What’s happening in Ukraine is weighing heavily on many of us now. The news and the disturbing images are nearly impossible to ignore. It’s upsetting enough for adults, but it can hit children particularly hard.

Jaren Doby, a licensed clinical social worker with Novant Health Psychiatric Associates - Randolph in Charlotte, talked to reporters recently about how to talk to children about a most troubling topic – war. Here are some of his answers that may help parents navigate this situation at home.

When they hear about these big, complex, unsettling issues, what kind of anxieties do children display?

Kids today have access to social media, cell phones, tablets … they can easily access this information. So, it's not surprising, of course, that they're very aware of and impacted by the news of the day.

Their anxiety could show up in a number of ways – withdrawing, acting out, irritability, difficulty sleeping, change in appetite.

What are some talking points in this kind of situation?

Take the child’s lead. It’s important to ask our children first: “What have you heard or seen?” You may be surprised by how much they’re aware of. Or they may know just a little, and that will help you limit your conversation to just their concerns. Before offering your input or guidance, find out what they know. Ask if they have any specific questions.

With social media, it seems like everything's out there. How should parents balance social media right now between wanting their (older) kids to have that information but not wanting them to have too much?

It is important to monitor, to the best of your ability, what kind of information your children are consuming. It isn’t easy given that information is so easily accessible. It’s literally in the palm of our hands. Don’t avoid difficult conversations. Children can’t and shouldn’t have to sort out these issues on their own.

Reassure them, as best you can, that they are safe. But be honest, too. It’s OK to say there’s a lot of uncertainty now, and no one knows how this is going to progress.

Is there a certain age that might be too young to be having these conversations?

I think there is a way to gauge how to communicate and what to communicate to children of various ages. This is such a very serious topic; we're talking about innocent people losing their lives.
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See a doctor within a day.

It's easy.

Let the child express their feelings and give you cues about how much they know and how much they’re ready to hear. Asking your child to tell you what they’ve heard is a good place to start.

With children still in the early elementary school years, it might just be acknowledging something is happening between Ukraine and Russia.

And what are some signs that we should look out for that our kids might be scared about what's going on, but they don't want to talk about it?

If you notice behavioral changes, don’t be afraid to ask about those. Pay attention to any kind of increased anxiety, worry or any communicated inability to be able to control worry. Also be mindful of changes in concentration, sleep disturbance, appetite, restlessness, inability to relax.

There will be parents who deliberately keep their children away from televisions because they don't want to instill fear in them. Is there any danger in shielding children from what's happening in the world?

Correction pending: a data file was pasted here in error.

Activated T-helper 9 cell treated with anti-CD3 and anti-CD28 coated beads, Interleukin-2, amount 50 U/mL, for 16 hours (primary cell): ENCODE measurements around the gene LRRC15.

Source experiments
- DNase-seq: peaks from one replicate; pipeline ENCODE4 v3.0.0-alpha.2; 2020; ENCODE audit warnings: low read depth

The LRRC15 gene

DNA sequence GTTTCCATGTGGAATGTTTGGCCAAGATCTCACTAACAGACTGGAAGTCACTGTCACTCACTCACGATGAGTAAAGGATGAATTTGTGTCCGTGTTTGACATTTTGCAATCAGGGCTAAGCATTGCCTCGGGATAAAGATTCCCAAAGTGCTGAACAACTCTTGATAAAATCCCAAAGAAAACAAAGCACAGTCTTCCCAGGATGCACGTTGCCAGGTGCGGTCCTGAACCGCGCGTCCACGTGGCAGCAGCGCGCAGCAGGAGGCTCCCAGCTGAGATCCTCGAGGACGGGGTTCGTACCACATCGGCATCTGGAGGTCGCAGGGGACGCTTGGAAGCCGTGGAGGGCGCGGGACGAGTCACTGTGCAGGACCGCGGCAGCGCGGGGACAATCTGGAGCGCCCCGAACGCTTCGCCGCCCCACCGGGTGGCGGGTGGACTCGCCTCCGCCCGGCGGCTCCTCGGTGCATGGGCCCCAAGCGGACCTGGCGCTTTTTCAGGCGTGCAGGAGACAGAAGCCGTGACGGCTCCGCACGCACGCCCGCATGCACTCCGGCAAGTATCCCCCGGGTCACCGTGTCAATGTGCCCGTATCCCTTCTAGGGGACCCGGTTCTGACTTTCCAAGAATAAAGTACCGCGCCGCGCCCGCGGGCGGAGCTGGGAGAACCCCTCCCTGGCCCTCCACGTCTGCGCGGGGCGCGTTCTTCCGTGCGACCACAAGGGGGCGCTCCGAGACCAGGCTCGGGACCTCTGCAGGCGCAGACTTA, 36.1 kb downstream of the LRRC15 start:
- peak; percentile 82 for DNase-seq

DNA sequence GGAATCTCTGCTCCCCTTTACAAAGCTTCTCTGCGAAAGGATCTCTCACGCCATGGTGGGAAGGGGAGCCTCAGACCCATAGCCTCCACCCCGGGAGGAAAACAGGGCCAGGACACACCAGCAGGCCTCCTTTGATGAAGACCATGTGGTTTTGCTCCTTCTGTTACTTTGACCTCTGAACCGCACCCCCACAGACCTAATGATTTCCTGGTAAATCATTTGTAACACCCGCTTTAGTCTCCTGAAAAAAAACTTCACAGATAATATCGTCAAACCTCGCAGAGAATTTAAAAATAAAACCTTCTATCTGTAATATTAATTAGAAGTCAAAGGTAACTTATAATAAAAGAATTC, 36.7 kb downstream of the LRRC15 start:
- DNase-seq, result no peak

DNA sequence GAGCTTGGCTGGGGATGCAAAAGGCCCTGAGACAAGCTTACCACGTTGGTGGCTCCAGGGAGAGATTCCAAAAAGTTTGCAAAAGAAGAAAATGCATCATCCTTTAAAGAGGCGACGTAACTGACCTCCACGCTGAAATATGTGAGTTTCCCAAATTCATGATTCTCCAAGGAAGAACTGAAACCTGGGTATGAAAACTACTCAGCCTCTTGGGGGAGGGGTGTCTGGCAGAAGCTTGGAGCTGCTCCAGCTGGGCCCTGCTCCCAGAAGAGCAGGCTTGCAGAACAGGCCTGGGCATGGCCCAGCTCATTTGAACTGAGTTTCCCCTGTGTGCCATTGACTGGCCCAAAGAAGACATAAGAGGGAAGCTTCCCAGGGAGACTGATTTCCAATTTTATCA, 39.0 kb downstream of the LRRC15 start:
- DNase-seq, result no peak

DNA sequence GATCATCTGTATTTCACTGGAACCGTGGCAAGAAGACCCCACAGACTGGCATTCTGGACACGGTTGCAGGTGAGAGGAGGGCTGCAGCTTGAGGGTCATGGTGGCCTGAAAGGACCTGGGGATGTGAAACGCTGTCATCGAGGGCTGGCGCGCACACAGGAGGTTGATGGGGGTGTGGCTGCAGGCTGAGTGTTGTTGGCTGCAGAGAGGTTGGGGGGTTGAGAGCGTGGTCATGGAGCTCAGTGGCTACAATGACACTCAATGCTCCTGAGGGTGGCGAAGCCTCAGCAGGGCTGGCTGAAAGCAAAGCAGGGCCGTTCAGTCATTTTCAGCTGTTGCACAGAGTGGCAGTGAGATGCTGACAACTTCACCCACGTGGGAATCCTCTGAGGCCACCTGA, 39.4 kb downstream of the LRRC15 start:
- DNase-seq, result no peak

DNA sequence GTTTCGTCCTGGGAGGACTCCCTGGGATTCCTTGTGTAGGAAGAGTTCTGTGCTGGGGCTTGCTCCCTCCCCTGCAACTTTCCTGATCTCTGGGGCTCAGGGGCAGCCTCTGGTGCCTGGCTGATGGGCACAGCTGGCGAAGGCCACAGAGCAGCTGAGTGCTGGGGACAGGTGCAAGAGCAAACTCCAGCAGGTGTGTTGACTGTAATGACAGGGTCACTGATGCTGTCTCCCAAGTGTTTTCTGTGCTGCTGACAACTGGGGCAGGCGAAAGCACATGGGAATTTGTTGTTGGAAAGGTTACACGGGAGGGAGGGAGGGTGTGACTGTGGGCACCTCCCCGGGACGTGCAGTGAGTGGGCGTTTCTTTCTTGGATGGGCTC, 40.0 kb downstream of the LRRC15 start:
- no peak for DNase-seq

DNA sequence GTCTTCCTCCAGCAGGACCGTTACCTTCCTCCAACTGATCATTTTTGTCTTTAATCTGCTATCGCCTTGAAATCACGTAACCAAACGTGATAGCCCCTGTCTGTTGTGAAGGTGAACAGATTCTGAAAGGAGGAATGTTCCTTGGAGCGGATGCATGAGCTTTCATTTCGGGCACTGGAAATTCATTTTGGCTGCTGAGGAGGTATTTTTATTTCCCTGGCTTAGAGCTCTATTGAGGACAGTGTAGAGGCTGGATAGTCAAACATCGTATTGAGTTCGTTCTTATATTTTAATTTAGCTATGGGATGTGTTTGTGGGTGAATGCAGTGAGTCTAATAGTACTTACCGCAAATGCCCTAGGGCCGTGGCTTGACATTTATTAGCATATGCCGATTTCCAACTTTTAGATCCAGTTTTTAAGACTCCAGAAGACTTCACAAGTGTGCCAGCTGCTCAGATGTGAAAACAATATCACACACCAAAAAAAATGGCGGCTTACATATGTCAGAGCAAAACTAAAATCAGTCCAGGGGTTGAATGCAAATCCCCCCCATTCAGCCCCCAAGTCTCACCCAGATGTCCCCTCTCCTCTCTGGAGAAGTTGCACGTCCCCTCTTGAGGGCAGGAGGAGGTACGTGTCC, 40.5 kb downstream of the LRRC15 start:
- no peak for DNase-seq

What is acceptable in one household may be unacceptable in another. If you want to be able to talk about these really tough topics openly as a family, then set the stage for that. Let kids know it’s OK to ask you questions and that it’s normal to feel anxiety.

What are some ways we can focus on kindness at this time with our kids? I know video games are a big thing with a lot of kids, but many of those are violent. Are there other ways we can distract them?

Choosing to limit your child’s exposure to violent video games is a good start. If you're looking for positive distractions, go for things that naturally work well for that child. What I've been learning over the course of my career, and being a parent myself, is that children are very much aware of how they feel and what works best to soothe them. And they will often honestly tell you what helps them feel better, what activities they feel like engaging in. So, check the pulse of your children. Now is a good time to engage as a family.

Kids often read their parents’ emotions,” Doby said. “If a child is noticing a parent is watching the news, for example, and reacting with apprehension, the child will feel that fear, too. Not just children, but people in general are usually sponges. Parents need to be aware that kids take their emotional cues from you.

I'm not suggesting parents, family members or mentors mask their emotions. But if these things do come up, just be able to recognize that there's always someone watching, and be willing to have that conversation to the degree it’s appropriate for the child.

COVID-19 has taken a mental toll on kids. Now we have this invasion. What would you tell kids if you're speaking directly to them?

I would say that what it is happening is sad and unfortunate and also very far away. I would open the door for a conversation. Let the child know you’re available – and that other adults, are too. Teachers, pastors, coaches, mentors – all are available.

I would add that we’re all going through this together, we're all watching this together, but no one should have to suffer alone.

Anything else you want to share?

I want to double down on the fact that we're all in this together. This is a very tough topic. We're all watching this happen together to innocent people. Please lock arms, stick close to your loved ones and make sure your kids understand that we're nothing without each other. And that regardless of what’s happening, we can get through this together.